This is the unhappiest day of my life. I think I’m in love with my new sister. I want to find out who she is. I want to stare into her pretend blue eyes. I want to write my phone number across her hand and brag about her to my friends. I want to play with her hair and lift her onto my new bicycle and lie in the dark with her and show her my new computer game.

Something has just been massacred. There’s a pile of bloody feathers on the gravel. A cat has caught Dickie, the neighbour’s budgie, named after the famous cricket umpire. Dickie Bird’s eyes have been gouged out and his head chewed up. His intestines are lying under the new rose bush.

I tell Cass what’s on my mind because she seems to want to know.

‘Well . . . ’ She bends her head to one side so her long hair falls over her shoulder. ‘See, you are my brother and I am your sister.’ Then she says, ‘You’ll find a girlfriend soon, and anyhow, why don’t we go inside and watch that stoopid sitcom we like?’

When she stands up she yawns and her blond eyebrows rise up on her forehead and then she quickly puts her hand over her mouth and giggles. There’s a ring on her finger. A thin silver ring with a heart and two baby doves welded onto it. And her nails are clean with shiny see-thru pink stuff painted on them. When my new sister looks at me, I feel I am precious to her.

‘Come on, Bruv. Let’s go inside.’

I’m frightened to go inside and breathe all over the wallpaper.

The man who does the TV weather for the nation finished his forecast tonight by saying, ‘Beware of the chill winds to come.’

Another thing. The ice in my Pepsi jumped out of the glass of its own accord.

I’m sick with longing for the new Cass. She has become airy, like she said she wanted to. For a start, she doesn’t have opinions; she listens to what I have to say as if I am someone important. And when I tell her a joke she laughs, shining her dimples in my direction, making toast with lots of butter, just how I like it. When she eats toast, she breaks it up in the palm of her hand and kind of pecks the crumbs into her mouth, always on the lookout for something I might need. I take more care of how I look these days because I want her to think well of me. She particularly likes my trainers with red lights on the heels, the ones old Cass said made me look like a sad fuck.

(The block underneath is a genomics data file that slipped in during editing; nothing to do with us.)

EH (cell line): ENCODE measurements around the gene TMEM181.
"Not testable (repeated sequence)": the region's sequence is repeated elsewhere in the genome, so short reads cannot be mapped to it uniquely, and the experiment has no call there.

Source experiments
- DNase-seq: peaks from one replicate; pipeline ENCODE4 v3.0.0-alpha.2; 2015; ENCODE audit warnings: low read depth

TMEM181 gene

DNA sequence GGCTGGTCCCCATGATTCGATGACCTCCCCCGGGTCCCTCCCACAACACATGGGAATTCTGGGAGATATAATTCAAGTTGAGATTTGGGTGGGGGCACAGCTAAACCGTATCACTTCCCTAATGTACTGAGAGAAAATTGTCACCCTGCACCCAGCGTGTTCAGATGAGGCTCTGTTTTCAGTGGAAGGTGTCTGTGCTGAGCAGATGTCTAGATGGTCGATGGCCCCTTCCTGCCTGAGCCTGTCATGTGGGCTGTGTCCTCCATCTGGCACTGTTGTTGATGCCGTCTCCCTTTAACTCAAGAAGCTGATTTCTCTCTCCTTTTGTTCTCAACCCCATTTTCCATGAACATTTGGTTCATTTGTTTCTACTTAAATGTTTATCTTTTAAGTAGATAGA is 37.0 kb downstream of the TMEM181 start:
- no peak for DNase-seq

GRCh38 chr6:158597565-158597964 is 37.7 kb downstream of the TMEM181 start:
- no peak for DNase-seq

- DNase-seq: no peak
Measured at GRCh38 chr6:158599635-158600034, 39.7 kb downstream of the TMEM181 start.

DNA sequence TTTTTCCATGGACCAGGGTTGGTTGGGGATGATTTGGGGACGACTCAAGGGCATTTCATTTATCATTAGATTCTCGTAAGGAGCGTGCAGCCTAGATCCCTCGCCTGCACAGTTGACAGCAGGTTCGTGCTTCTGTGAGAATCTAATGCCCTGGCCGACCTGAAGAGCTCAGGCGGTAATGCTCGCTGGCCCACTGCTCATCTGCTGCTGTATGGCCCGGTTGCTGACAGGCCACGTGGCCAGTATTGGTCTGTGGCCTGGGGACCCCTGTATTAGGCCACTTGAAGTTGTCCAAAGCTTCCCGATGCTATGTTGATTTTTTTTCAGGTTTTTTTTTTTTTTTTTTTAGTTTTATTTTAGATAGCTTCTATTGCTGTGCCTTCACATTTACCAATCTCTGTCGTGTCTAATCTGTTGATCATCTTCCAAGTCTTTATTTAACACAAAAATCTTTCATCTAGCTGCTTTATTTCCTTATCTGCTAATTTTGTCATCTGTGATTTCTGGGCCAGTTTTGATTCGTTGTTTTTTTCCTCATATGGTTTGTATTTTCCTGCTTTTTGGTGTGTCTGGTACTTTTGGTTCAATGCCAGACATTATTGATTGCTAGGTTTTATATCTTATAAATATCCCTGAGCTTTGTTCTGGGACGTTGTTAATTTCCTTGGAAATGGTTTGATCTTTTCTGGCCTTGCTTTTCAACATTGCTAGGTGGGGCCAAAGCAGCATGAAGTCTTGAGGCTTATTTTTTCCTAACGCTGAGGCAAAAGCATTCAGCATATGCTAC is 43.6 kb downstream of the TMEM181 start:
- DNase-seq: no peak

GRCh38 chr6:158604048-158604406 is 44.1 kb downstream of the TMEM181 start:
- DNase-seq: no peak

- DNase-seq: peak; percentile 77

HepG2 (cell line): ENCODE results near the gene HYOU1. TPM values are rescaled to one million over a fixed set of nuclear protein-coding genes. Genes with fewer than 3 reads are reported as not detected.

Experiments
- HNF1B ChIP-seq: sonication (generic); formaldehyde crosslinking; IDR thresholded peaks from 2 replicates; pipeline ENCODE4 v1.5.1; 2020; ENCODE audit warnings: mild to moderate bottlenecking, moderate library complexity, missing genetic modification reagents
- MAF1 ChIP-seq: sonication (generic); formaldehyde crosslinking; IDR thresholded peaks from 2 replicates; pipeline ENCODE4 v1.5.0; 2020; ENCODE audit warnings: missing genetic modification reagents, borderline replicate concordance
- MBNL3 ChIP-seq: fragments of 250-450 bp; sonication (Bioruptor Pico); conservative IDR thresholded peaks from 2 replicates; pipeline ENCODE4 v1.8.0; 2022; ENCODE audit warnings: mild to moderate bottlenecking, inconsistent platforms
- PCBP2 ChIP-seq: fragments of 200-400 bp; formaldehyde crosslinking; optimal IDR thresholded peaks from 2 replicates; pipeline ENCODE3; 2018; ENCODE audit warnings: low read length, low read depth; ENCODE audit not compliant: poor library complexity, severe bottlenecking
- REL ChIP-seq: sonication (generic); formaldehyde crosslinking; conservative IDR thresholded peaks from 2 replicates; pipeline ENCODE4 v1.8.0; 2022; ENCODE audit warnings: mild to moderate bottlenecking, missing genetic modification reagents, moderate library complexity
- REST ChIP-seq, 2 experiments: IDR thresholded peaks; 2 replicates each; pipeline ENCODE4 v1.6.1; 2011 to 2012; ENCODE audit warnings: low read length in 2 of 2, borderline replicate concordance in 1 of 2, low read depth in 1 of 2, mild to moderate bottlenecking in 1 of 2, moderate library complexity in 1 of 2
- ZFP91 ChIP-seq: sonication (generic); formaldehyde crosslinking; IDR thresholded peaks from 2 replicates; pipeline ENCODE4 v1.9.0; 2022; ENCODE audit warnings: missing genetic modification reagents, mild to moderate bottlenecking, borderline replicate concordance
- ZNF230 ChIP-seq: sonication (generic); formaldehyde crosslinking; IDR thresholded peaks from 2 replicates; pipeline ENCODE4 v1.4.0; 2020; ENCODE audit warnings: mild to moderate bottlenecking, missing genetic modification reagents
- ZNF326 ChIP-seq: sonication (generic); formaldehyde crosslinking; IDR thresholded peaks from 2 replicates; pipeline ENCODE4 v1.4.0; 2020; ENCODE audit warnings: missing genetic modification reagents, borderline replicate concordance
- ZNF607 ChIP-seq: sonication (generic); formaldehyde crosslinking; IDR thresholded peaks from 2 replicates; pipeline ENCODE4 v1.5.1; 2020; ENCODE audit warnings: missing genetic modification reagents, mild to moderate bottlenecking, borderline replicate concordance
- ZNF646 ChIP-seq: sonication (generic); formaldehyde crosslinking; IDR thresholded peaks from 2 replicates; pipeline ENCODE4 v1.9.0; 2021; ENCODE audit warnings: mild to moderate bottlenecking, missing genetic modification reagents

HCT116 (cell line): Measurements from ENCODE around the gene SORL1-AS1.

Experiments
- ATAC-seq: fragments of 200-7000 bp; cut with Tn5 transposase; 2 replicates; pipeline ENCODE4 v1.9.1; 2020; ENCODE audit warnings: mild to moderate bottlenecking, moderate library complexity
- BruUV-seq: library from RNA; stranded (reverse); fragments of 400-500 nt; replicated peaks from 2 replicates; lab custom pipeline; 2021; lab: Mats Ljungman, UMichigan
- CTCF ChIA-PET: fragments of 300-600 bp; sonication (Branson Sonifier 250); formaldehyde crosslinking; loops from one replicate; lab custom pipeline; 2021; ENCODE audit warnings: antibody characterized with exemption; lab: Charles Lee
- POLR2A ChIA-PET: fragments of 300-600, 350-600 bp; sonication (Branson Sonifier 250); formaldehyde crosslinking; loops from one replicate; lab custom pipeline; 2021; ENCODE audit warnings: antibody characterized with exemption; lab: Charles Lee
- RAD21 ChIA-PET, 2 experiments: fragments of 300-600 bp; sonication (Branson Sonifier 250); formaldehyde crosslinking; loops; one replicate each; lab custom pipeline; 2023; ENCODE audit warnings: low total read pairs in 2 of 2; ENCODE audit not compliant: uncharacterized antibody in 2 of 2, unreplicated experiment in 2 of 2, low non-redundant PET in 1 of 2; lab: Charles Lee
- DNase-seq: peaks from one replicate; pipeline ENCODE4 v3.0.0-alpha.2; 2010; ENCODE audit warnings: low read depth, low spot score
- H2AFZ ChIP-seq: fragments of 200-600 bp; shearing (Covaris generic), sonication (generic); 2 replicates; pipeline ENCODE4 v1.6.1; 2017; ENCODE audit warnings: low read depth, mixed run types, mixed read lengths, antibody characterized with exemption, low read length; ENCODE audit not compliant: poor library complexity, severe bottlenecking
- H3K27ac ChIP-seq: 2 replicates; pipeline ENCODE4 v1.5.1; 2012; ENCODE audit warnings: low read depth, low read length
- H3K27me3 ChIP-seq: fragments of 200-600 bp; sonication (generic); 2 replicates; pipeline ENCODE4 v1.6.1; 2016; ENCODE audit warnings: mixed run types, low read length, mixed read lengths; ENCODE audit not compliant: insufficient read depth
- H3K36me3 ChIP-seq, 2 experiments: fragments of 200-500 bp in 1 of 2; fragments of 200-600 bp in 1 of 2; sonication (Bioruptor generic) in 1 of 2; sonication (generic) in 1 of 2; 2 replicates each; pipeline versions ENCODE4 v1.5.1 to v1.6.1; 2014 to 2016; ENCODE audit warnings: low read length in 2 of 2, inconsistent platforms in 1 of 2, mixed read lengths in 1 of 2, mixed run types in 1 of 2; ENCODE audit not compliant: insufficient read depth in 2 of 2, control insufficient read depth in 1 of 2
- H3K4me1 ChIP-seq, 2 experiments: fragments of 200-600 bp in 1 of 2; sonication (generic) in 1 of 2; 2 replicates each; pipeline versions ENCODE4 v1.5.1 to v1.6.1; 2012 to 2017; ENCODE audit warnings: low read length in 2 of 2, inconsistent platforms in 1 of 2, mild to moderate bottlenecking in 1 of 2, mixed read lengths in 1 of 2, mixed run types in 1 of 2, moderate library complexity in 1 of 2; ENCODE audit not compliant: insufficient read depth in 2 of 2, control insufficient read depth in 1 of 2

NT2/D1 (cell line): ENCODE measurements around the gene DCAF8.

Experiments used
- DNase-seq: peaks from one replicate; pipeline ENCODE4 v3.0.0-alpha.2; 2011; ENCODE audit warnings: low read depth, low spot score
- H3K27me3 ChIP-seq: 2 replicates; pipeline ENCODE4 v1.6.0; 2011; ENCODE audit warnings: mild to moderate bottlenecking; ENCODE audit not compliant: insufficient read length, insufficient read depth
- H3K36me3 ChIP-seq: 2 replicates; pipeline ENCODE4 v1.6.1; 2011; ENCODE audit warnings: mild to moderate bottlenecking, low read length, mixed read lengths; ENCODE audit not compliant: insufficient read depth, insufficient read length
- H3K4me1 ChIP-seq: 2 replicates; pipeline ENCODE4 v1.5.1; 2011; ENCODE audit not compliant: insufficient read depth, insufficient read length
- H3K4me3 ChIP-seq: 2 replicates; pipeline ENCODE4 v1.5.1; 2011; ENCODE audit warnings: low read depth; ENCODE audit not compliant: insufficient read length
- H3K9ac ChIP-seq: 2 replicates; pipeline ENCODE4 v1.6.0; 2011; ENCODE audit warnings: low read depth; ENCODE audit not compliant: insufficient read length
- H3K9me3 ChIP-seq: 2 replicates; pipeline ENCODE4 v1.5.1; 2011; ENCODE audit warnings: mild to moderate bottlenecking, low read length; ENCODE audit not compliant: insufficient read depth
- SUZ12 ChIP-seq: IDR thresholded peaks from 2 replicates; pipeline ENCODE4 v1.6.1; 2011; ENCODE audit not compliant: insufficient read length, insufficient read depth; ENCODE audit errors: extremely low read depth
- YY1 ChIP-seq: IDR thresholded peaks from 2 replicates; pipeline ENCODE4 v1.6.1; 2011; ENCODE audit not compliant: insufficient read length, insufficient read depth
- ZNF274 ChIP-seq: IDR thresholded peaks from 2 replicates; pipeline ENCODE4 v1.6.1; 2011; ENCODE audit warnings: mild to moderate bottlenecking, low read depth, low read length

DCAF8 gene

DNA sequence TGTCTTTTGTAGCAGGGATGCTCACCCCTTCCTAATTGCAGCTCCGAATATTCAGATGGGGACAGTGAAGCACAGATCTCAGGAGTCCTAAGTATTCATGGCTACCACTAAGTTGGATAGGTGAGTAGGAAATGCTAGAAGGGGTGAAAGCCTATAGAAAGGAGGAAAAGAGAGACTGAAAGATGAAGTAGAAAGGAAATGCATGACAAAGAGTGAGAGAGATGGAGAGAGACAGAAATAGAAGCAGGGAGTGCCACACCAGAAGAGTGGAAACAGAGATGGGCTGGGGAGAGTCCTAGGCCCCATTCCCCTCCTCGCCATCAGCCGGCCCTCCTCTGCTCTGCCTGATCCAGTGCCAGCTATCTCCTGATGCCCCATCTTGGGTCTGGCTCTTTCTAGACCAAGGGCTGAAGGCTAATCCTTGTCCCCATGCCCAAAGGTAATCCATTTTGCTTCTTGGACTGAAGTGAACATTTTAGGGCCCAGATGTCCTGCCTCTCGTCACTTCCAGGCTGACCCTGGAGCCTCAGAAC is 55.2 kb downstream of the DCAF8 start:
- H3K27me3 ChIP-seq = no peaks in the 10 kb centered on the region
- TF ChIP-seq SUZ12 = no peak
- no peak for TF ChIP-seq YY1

‘You’re a style angel,’ this Cass says, and then bends down to wipe off some cereal that’s stuck itself to my shirt. She makes me want to do things for her too. Run her baths, put a new fuse in her hairdryer, walk to the shops and buy her chocolate bars and magazines. I’d cut off my arm if I thought it would please her. But I’m scared too. I’m fucking terrified. What if Cass morphs into her old self? What happened to it anyway? What if old Cass suddenly jumps through the smooth white skin of new Cass, laughing like a demon?

The men around here all make excuses to talk to her when they get back from work. I’ve noticed how they chat from inside their cars, air conditioning on and the windows down. Nothing makes sense any more. Cass leans in towards them, she is all there, light-hearted and smiling, listening to how their day has been and how bored they are with their wives. Some of them give her presents.